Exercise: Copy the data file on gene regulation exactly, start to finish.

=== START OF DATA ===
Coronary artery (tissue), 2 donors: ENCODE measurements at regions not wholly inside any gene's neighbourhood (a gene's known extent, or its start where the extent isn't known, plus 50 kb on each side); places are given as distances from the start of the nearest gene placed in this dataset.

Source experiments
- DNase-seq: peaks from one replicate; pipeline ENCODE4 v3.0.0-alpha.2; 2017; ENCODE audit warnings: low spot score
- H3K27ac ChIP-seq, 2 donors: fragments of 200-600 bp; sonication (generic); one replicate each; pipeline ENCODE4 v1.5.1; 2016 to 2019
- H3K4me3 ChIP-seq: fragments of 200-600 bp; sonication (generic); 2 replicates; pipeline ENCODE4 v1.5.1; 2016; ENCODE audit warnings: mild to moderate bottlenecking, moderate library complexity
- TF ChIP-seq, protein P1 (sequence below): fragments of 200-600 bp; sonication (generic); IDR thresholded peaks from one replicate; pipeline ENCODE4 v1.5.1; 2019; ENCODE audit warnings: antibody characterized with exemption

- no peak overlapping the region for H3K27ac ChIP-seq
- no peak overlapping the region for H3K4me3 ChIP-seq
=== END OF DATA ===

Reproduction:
Coronary artery (tissue), 2 donors: ENCODE measurements at regions not wholly inside any gene's neighbourhood (a gene's known extent, or its start where the extent isn't known, plus 50 kb on each side); places are given as distances from the start of the nearest gene placed in this dataset.

Source experiments
- DNase-seq: peaks from one replicate; pipeline ENCODE4 v3.0.0-alpha.2; 2017; ENCODE audit warnings: low spot score
- H3K27ac ChIP-seq, 2 donors: fragments of 200-600 bp; sonication (generic); one replicate each; pipeline ENCODE4 v1.5.1; 2016 to 2019
- H3K4me3 ChIP-seq: fragments of 200-600 bp; sonication (generic); 2 replicates; pipeline ENCODE4 v1.5.1; 2016; ENCODE audit warnings: mild to moderate bottlenecking, moderate library complexity
- TF ChIP-seq, protein P1 (sequence below): fragments of 200-600 bp; sonication (generic); IDR thresholded peaks from one replicate; pipeline ENCODE4 v1.5.1; 2019; ENCODE audit warnings: antibody characterized with exemption

- no peak overlapping the region for H3K27ac ChIP-seq
- no peak overlapping the region for H3K4me3 ChIP-seq